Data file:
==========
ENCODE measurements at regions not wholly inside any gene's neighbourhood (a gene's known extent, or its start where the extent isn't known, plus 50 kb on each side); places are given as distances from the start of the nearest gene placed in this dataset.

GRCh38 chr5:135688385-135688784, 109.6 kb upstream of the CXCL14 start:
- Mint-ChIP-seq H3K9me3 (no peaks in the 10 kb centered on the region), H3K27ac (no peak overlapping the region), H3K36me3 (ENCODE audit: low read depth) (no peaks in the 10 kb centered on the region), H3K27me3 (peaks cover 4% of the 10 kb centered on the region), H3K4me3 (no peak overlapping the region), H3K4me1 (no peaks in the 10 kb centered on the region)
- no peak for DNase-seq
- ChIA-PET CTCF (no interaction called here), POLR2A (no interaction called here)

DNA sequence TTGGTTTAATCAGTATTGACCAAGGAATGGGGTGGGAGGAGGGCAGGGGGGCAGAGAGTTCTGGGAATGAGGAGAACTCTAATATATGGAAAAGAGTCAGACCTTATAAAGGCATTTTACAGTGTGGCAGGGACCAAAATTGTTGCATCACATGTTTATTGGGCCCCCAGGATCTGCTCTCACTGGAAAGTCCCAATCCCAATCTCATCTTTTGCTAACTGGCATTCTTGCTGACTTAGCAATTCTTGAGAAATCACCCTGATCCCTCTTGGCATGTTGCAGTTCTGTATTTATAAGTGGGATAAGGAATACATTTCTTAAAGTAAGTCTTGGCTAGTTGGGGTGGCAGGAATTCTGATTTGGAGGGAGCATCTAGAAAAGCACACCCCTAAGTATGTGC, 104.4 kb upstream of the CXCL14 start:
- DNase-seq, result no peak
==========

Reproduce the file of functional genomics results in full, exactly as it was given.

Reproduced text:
ENCODE measurements at regions not wholly inside any gene's neighbourhood (a gene's known extent, or its start where the extent isn't known, plus 50 kb on each side); places are given as distances from the start of the nearest gene placed in this dataset.

GRCh38 chr5:135688385-135688784, 109.6 kb upstream of the CXCL14 start:
- Mint-ChIP-seq H3K9me3 (no peaks in the 10 kb centered on the region), H3K27ac (no peak overlapping the region), H3K36me3 (ENCODE audit: low read depth) (no peaks in the 10 kb centered on the region), H3K27me3 (peaks cover 4% of the 10 kb centered on the region), H3K4me3 (no peak overlapping the region), H3K4me1 (no peaks in the 10 kb centered on the region)
- no peak for DNase-seq
- ChIA-PET CTCF (no interaction called here), POLR2A (no interaction called here)

DNA sequence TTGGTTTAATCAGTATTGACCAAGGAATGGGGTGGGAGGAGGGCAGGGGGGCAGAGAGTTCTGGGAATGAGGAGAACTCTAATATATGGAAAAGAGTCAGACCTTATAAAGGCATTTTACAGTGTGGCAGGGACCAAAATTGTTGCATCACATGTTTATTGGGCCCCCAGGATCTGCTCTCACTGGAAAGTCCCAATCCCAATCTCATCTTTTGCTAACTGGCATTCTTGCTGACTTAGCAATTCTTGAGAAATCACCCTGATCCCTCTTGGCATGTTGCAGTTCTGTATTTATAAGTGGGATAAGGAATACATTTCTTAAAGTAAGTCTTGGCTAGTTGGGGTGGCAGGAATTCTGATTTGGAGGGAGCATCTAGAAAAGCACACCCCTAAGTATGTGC, 104.4 kb upstream of the CXCL14 start:
- DNase-seq, result no peak